U.S. government officials owe the people who pay them, and who have raised them high—that would be the American taxpayer—real-time wisdom. They owe us their best thinking. Sometimes this is uncomfortable. But that’s the price you pay for the car and the honors and the security detail and the special U.S. Army jet that flies you home, alone, across the Atlantic, on the day after 9/11.
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Mr. Greenspan was reappointed for a three-year term by President Clinton in 2000. He allowed himself to be painted as a supporter of the Bush tax cuts in 2001. He was reappointed by President Bush in 2003. Mr. Bush is now deeply unpopular. Mr. Greenspan, retired and selling a book, has discovered Mr. Bush’s deep flaws. The timing is all so convenient.
One wouldn’t suggest a quid pro quo in Mr. Greenspan’s testimony and subsequent reappointment. He had to some degree tangled with presidents in the past. But it is likely true that Mr. Greenspan would not have wanted to give the president reasons to hesitate, and it would also be true to say that Mr. Bush did not want a reason, for Mr. Greenspan was respected and the markets liked him. Or until this week when he gave the impression his own personal long-term economic planning involves keeping bars of gold under the porch with a dog named Butch—sorry, I mean highly fungible physical entities embodying real and symbolic value next to an exuberant canine.
So to suggest a quid pro quo would be vulgar. And in any case who could say? At that level, the game is played without words or even winks. It’s played through feints, silences, symbols, vague words. Then a handshake and off we go.
Long ago in a book called “What I Saw at the Revolution,” I wrote that I was dismayed by White House memoirs whose underlying message was, “If only they’d listened to me, the fools!” I didn’t want to do that, and in my case I couldn’t. Sometimes if they’d listened to me they’d have been wrong indeed. Mr. Greenspan is an “If only they’d listened to me” man. He should have added, “And they might have if I’d been clear.”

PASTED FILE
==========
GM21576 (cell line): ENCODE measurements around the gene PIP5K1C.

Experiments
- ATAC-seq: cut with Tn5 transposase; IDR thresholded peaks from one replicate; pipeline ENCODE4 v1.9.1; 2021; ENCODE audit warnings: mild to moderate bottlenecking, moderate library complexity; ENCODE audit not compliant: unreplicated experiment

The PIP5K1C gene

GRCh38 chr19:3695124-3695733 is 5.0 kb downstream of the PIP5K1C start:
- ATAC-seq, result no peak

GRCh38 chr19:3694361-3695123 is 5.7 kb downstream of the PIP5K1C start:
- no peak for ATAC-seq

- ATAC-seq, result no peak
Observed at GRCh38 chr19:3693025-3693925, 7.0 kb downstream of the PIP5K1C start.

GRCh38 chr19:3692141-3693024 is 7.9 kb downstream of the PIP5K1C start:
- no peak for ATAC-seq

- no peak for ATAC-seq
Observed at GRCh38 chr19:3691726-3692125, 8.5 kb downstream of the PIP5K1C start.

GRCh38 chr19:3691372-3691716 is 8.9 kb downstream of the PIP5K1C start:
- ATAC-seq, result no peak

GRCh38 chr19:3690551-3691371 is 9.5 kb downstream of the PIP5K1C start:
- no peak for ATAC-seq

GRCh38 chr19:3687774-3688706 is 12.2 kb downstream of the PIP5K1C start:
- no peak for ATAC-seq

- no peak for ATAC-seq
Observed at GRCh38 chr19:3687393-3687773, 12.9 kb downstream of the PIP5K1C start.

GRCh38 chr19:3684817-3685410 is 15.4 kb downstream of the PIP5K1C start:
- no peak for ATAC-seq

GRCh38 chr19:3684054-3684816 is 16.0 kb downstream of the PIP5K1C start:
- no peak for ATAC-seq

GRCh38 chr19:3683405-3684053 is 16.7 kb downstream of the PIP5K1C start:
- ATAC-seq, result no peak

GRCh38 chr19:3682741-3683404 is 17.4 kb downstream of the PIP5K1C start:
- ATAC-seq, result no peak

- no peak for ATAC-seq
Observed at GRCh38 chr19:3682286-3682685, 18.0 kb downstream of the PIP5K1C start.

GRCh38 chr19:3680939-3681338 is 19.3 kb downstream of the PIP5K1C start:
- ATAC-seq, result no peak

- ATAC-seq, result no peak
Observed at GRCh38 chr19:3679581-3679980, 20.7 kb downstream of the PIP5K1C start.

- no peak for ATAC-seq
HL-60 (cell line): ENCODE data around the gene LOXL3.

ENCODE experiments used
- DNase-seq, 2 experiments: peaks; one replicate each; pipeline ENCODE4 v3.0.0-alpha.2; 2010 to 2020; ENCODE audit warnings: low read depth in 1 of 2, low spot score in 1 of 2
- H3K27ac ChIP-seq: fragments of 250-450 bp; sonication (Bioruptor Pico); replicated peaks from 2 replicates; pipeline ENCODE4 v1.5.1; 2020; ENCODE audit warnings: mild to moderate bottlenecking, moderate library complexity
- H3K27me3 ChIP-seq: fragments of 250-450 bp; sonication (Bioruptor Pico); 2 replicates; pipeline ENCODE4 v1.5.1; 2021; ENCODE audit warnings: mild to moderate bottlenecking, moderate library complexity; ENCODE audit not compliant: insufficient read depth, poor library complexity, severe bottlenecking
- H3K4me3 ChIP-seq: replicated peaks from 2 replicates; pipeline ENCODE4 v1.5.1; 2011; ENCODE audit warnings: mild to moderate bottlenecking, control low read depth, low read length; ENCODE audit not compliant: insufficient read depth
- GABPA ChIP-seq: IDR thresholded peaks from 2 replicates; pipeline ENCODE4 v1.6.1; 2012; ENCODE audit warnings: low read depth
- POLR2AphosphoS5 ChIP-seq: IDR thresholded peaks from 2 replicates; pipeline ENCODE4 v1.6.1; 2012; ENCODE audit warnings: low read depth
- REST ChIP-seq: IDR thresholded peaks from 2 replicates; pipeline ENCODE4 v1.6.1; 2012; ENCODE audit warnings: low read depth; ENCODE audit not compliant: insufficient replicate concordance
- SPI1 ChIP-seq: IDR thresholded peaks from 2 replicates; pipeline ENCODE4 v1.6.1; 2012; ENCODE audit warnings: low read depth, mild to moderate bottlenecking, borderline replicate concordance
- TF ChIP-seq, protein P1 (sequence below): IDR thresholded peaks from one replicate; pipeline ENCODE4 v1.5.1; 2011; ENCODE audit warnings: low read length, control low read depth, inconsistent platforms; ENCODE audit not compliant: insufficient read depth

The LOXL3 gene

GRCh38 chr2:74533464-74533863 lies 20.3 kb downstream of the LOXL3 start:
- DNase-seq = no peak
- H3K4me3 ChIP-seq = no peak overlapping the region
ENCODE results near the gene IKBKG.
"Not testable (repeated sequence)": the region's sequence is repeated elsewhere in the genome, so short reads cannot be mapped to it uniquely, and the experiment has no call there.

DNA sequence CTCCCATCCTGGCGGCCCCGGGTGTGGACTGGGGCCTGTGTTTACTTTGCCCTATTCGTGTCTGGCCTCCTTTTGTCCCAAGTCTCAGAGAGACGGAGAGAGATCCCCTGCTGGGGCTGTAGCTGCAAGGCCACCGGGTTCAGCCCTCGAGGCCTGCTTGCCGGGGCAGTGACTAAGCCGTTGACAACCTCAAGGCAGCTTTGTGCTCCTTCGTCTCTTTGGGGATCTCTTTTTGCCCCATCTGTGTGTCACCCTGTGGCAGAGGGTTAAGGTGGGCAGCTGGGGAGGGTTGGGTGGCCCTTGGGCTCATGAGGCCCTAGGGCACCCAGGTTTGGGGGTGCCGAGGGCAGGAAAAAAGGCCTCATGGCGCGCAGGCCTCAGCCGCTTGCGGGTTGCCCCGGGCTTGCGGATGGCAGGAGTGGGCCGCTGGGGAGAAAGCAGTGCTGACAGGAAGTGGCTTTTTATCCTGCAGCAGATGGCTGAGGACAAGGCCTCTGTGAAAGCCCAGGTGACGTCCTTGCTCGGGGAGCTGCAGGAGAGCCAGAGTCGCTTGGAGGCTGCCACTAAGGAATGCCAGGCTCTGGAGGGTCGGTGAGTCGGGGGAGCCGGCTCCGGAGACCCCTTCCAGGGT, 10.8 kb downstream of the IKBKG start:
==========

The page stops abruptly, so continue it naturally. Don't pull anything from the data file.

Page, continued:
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There has been a certain bite in the Bush White House memoirs, as if they were written by men who felt they’d been badly ragged around and could finally get back. Mr. Greenspan convincingly—well, who could doubt it now?—asserts that the White House discouraged independent thinking and instead emphasized “loyalty and staying on message.” This he says is what did in Treasury Secretary Paul O’Neill, who also argued that deficits matter.
When Gen. Eric Shinseki told Congress, before the Iraq war, that postinvasion troop levels should be “something in the order of several hundred thousand soldiers,” his views were called “outlandish” by administration officials. He was bureaucratically undercut, and he limped to retirement. When economic adviser Larry Lindsay told this newspaper the war would likely cost up to four times what the administration asserted, he was sacked.
Early and brutal examples were made of those who did not echo the party line. Perhaps Mr. Greenspan was watching, or rather observing certain trends.
The deeper story is not that those who’ve been silenced have often come forward to speak in harsh terms. The deeper story is that the Bush White House hurt itself by using muscle to squelch alternative thinking—creative thinking, independent judgments—that would, in retrospect, have benefited them. Big spending became a scandal. So did not enough troops, and the financial cost of the war. It was this tendency that led to the administration’s gym-rat reputation, all muscle and no brains.